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UM Pack-A-Thon Prepares More than 153,000 Meals to Fight Child Hunger

Ole Miss Students and members of the Oxford community help fill individual food bags to send to Kenya. Over the past 4 years, Feed the Hunger has filled almost half a million bags in Oxford alone.
Ole Miss Students and members of the Oxford community help fill individual food bags to send to Kenya. Over the past 4 years, Feed the Hunger has filled almost half a million bags in Oxford alone.

The University of Mississippi community packed some 153,840 meals the weekend of Feb. 28-March 1 during Pack-A-Thon, a community service program organized by Feed the Hunger organization. The meals will be sent to Kenya to feed malnourished children.
Nearly 560 faculty, staff, students and members of the Oxford community – including a team of current students and recent graduates of the School of Business Administration – packed 140,000 meals during the weekend event at the university’s Jackson Avenue Center. The meals are enough to feed 641 children for an entire school year.
The business school team, co-chaired by Casey Hice, a senior education major from Newnan, Ga., and Kate Redding, a senior marketing major from Alexandria, Va., also raised $42,300 to support the effort. Hice and Redding said they have been part of the event since their freshman year, and in 2011 went to Haiti to donate meals they helped pack.
UM was the first college to participate in the annual event, and Ole Miss volunteers have packed more than 500,000 meals to support Feed the Hunger, or FTH, since 2011, they said.
Melinda Staples, FTH director of projects, was pleased with the university’s contribution to the success of this year’s efforts.
“Shout this information throughout the university and the community!” Staples said. “This is a great accomplishment and one I hope that Ole Miss and Oxford will continue to do in the years to come.”
Feed the Hunger provides rice, soy protein, dehydrated vegetables and vitamin powder to hungry children. These foods are donated by individuals and groups and packaged by volunteers during their food collection event, Pack-A-Thon.
According to UNICEF, a child dies of starvation every 3.6 seconds. These children are not only hungry for food, but other basic things such as good health care, education and protection from harm, lack of which is detrimental to a child’s emotional and spiritual being.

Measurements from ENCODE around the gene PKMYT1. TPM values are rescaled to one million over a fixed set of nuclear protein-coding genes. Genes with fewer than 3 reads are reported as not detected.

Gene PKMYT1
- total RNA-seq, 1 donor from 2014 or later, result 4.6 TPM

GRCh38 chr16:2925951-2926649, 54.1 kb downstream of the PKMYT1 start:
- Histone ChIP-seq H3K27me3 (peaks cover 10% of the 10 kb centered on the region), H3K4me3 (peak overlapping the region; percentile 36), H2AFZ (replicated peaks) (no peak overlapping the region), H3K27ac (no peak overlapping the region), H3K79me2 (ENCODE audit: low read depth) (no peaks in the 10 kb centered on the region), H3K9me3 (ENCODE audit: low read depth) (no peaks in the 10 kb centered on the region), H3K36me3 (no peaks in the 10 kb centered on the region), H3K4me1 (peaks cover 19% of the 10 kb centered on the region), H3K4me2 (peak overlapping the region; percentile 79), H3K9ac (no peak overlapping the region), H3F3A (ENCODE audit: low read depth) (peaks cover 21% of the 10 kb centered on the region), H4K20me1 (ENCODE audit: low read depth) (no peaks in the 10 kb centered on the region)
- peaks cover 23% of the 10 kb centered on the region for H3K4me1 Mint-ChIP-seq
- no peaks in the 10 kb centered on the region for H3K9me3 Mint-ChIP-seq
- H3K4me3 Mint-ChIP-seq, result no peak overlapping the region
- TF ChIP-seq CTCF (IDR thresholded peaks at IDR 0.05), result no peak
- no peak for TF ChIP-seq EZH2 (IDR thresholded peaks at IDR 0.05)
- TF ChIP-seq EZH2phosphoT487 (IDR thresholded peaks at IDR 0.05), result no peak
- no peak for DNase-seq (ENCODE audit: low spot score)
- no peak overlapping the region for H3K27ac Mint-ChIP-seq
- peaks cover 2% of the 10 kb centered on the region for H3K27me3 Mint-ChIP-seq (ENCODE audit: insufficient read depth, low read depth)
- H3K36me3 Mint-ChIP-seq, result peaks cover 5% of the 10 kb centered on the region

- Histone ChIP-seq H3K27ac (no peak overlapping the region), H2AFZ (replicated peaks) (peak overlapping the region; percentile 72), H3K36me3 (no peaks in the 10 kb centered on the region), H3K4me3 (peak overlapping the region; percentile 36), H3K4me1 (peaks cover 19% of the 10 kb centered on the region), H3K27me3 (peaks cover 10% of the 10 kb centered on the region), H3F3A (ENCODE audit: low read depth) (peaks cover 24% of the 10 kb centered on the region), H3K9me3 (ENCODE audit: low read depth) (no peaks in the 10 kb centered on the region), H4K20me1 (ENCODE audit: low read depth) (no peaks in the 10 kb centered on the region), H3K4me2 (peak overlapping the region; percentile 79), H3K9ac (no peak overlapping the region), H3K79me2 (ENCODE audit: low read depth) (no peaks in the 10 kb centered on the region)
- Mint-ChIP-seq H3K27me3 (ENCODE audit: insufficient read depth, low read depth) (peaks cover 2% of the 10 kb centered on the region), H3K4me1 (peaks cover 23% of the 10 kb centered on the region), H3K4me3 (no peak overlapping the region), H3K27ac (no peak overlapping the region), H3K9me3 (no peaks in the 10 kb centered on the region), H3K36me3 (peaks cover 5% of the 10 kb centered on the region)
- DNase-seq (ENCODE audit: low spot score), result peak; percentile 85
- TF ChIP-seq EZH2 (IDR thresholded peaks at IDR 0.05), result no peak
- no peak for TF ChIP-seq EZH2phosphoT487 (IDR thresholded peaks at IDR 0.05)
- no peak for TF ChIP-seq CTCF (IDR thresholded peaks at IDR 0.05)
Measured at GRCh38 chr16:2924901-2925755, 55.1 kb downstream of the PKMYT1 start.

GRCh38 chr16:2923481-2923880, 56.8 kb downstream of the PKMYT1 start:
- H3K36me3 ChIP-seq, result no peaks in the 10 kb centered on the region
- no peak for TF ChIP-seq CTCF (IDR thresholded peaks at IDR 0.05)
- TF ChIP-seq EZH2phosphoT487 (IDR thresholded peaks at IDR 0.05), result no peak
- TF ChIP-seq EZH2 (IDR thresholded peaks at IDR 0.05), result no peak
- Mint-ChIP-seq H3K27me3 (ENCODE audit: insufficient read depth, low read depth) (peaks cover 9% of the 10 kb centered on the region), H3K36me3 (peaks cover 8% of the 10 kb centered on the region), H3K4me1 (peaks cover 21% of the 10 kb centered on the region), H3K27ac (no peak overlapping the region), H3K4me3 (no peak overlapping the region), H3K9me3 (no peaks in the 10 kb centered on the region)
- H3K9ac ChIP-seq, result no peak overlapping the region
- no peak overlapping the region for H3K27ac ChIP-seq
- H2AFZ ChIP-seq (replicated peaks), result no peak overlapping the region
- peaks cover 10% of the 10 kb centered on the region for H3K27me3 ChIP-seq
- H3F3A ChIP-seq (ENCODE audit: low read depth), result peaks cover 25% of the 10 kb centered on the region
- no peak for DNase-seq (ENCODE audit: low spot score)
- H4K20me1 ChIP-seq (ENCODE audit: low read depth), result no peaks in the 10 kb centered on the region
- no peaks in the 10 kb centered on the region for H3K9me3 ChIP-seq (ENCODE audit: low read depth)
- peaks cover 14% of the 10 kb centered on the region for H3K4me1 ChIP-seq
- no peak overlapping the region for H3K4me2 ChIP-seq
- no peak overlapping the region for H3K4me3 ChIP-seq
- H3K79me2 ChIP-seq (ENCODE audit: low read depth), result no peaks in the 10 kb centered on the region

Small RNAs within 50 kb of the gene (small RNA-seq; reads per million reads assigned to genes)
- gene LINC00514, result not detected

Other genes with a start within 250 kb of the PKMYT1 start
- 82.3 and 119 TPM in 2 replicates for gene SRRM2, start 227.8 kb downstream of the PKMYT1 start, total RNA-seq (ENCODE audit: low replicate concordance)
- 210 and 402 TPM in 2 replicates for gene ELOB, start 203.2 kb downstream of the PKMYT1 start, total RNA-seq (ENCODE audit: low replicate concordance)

In view of this, FTH gives spiritual food: the word of God to those who have need of it.
“We partner with strategic Christian leaders around the world and come alongside of them to help them meet the spiritual and physical hunger in the needy and the lost,” Staples said. “FTH equips these leaders to feed spiritual hunger with tools like Bibles, community centers or church buildings, bicycles and micro-enterprise projects.”
The meals will be sent to Nairobi, Kenya, where FTH has a warehouse, and the money raised will be used to pay for the food ingredients and shipping costs, she said.
“Currently, we feed about 1,055 children a day in Kenya; children in the Kawangware slums and Kibera slums (the worst in the world), children in the Pokot region (heavy tribal fighting) and children in the South Horr and Lake Turkana region (tribal fighting),” Staples said.
Feed the Hunger is a 501(c) 3 organization founded in 1968 by J.L. Williams and his wife, Patt. It started as New Direction Ministries, became New Directions International and then Feed the Hunger. The organization feeds more than 8,200 children each day worldwide.
FTH feeds two categories of people: those who are hungry to be fed and those who are hungry to feed others. Olivia Rearick, a senior in the Meek School of Journalism and New Media from Glen Ellyn, Ill., who volunteered at this year’s Pack-A-Thon, said she is glad she contributed to feeding hungry children.
“It felt rewarding to volunteer in the pack-a-thon for the third time,” Rearick said. “Each year, it gets bigger and that makes me so happy.”
To the Ole Miss community, Staples said, “Thank you so much for making the event great. Lives are changed because of you; not only lives in Kenya but also the people that came to pack. You did it. Congratulations!”
–Esther Appiah, Ole Miss News Desk

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